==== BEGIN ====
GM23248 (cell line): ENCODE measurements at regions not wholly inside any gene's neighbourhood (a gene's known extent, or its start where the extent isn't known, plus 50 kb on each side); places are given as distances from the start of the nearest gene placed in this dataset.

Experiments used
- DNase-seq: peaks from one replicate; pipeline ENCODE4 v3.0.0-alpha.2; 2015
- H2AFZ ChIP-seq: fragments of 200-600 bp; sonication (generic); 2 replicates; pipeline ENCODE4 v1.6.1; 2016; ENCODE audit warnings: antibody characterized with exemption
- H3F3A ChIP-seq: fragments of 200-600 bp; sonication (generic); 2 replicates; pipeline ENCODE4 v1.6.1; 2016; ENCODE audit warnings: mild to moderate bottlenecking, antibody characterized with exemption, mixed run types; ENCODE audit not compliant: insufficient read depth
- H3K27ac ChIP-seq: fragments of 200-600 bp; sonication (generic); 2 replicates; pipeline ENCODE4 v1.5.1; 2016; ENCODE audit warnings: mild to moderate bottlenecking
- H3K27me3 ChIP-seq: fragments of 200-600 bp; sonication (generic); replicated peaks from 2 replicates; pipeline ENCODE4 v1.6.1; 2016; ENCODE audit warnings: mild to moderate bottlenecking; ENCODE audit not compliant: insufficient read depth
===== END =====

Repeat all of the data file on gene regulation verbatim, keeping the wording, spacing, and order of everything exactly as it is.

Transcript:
GM23248 (cell line): ENCODE measurements at regions not wholly inside any gene's neighbourhood (a gene's known extent, or its start where the extent isn't known, plus 50 kb on each side); places are given as distances from the start of the nearest gene placed in this dataset.

Experiments used
- DNase-seq: peaks from one replicate; pipeline ENCODE4 v3.0.0-alpha.2; 2015
- H2AFZ ChIP-seq: fragments of 200-600 bp; sonication (generic); 2 replicates; pipeline ENCODE4 v1.6.1; 2016; ENCODE audit warnings: antibody characterized with exemption
- H3F3A ChIP-seq: fragments of 200-600 bp; sonication (generic); 2 replicates; pipeline ENCODE4 v1.6.1; 2016; ENCODE audit warnings: mild to moderate bottlenecking, antibody characterized with exemption, mixed run types; ENCODE audit not compliant: insufficient read depth
- H3K27ac ChIP-seq: fragments of 200-600 bp; sonication (generic); 2 replicates; pipeline ENCODE4 v1.5.1; 2016; ENCODE audit warnings: mild to moderate bottlenecking
- H3K27me3 ChIP-seq: fragments of 200-600 bp; sonication (generic); replicated peaks from 2 replicates; pipeline ENCODE4 v1.6.1; 2016; ENCODE audit warnings: mild to moderate bottlenecking; ENCODE audit not compliant: insufficient read depth